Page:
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Greek Myths They Couldn't Teach You In School

When we learn about Greek mythology in school, we hear a lot about the heroes. But it turns out that there's a lot of little details — and entire stories — that are super dark, and slip through the cracks of higher learning. Here are stories from Greek mythology they couldn't teach you in school.

Tantalus, the king of Sipylus, was insanely rich and incredibly evil. Given that his father was Zeus and his mother was the daughter of two Titans, maybe genetics had something to do with it. Regardless, he was afforded certain privileges. Among them was a standing invitation to enter Mount Olympus, where he would join the gods for their meals. Three different stories emerge about what happened next, but they all agree that Tantalus screwed up.

In the first story, Tantalus tells his fellow mortals what the gods are planning for them. In another, he steals the gods’ food, ambrosia and nectar, and gives it to those same mortals. The third story is a bit more... extreme.

To test whether the gods really did know everything, he decides to kill his son, Pelops, and cook him for dinner. He serves his special Pelops stew, and no one eats it, except for Demeter, who is distracted and mourning the loss of her daughter to the Underworld.
As punishment for the act, Zeus condemns Tantalus to eternal hunger and thirst. He’s even forced to stand in a pool of water that drains when he tries to drink, and beneath a tree with fruit that hangs just out of reach.

Watch the video for more Greek Myths They Couldn't Teach You In School!

#Mythology #GreekMythology

A stew for the gods | 0:00
The Stretcher’s iron bed | 1:11
The endless hunger of Erysichthon | 2:07
The origins of Pan’s flute | 3:06
The original bacchanal | 3:51
Caught between Zeus and Hera | 4:55

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Greek Mythology God and Goddesses Documentary

Greek Mythology is the body of myths and teachings that belong to the ancient Greeks, concerning their gods and heroes, the nature of the world, and the origins and significance of their own cult and ritual practices. It was a part of the religion in ancient Greece and is part of religion in modern Greece and around the world, known as Hellenismos. Modern scholars refer to and study the myths in an attempt to throw light on the religious and political institutions of Ancient Greece and its civilization, and to gain understanding of the nature of myth-making itself.[1]

Greek mythology is explicitly embodied in a large collection of narratives, and implicitly in Greek representational arts, such as vase-paintings and votive gifts. Greek myth attempts to explain the origins of the world, and details the lives and adventures of a wide variety of gods, goddesses, heroes, heroines, and mythological creatures. These accounts initially were disseminated in an oral-poetic tradition; today the Greek myths are known primarily from Greek literature.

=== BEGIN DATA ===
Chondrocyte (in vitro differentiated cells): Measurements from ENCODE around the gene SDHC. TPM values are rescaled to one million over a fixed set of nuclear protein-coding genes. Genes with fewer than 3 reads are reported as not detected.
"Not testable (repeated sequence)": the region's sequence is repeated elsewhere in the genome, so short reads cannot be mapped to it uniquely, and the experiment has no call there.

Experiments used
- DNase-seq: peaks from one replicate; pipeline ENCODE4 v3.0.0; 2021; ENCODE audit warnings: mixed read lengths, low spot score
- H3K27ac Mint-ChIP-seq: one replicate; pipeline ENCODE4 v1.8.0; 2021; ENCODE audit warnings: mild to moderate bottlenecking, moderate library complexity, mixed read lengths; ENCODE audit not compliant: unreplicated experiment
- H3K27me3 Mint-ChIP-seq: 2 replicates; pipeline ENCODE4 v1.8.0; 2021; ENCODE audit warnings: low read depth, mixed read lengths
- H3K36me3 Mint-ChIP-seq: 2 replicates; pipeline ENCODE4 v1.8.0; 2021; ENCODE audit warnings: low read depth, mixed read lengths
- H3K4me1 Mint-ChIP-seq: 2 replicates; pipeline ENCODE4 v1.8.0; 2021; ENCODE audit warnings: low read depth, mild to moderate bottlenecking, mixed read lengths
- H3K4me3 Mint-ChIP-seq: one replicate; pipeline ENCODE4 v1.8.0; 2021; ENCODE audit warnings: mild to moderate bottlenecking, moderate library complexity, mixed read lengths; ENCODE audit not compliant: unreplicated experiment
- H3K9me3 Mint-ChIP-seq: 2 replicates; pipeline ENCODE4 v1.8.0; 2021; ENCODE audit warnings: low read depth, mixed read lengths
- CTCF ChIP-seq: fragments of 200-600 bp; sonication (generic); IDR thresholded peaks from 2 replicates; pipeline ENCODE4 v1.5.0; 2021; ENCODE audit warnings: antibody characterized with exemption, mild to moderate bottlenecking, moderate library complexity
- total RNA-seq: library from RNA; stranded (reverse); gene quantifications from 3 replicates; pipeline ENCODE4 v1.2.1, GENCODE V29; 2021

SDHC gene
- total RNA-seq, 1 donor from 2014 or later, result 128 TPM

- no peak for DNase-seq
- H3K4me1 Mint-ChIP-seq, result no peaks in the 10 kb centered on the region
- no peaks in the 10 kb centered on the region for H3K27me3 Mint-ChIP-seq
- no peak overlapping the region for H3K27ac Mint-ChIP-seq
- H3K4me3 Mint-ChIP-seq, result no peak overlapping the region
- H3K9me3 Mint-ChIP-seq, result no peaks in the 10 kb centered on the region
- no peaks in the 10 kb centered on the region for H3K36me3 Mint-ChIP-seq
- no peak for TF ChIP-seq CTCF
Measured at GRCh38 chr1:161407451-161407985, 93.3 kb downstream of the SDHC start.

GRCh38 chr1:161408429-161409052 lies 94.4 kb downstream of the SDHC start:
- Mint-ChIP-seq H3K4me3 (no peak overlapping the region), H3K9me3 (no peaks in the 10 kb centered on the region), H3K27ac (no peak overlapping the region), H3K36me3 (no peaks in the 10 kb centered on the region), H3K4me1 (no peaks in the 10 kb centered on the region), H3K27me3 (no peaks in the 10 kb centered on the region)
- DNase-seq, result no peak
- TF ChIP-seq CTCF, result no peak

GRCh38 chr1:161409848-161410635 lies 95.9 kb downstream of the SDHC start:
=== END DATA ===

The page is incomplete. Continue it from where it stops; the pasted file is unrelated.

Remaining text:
The oldest known Greek literary sources, Homer's epic poems Iliad and Odyssey, focus on events surrounding the Trojan War. Two poems by Homer's near contemporary Hesiod, the Theogony and the Works and Days, contain accounts of the genesis of the world, the succession of divine rulers, the succession of human ages, the origin of human woes, and the origin of sacrificial practices. Myths are also preserved in the Homeric Hymns, in fragments of epic poems of the Epic Cycle, in lyric poems, in the works of the tragedians of the fifth century BC, in writings of scholars and poets of the Hellenistic Age, and in texts from the time of the Roman Empire by writers such as Plutarch and Pausanias.

Archaeological findings provide a principal source of detail about Greek mythology, with gods and heroes featured prominently in the decoration of many artifacts. Geometric designs on pottery of the eighth century BC depict scenes from the Trojan cycle as well as the adventures of Heracles. In the succeeding Archaic, Classical, and Hellenistic periods, Homeric and various other mythological scenes appear, supplementing the existing literary evidence.[2] Greek mythology has had an extensive influence on the culture, arts, and literature of Western civilization and remains part of Western heritage and language. Poets and artists from ancient times to the present have derived inspiration from Greek mythology and have discovered contemporary significance and relevance in the themes.

The myth of Prometheus - Iseult Gillespie

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Before the creation of humanity, the Greek gods won a great battle against a race of giants called the Titans. Most Titans were destroyed or driven to the eternal hell of Tartarus. But the Titan Prometheus, whose name means foresight, persuaded his brother Epimetheus to fight with him on the side of the Gods. Iseult Gillespie shares the myth of Prometheus.

Lesson by Iseult Gillespie, directed by Léa Krawczyk.

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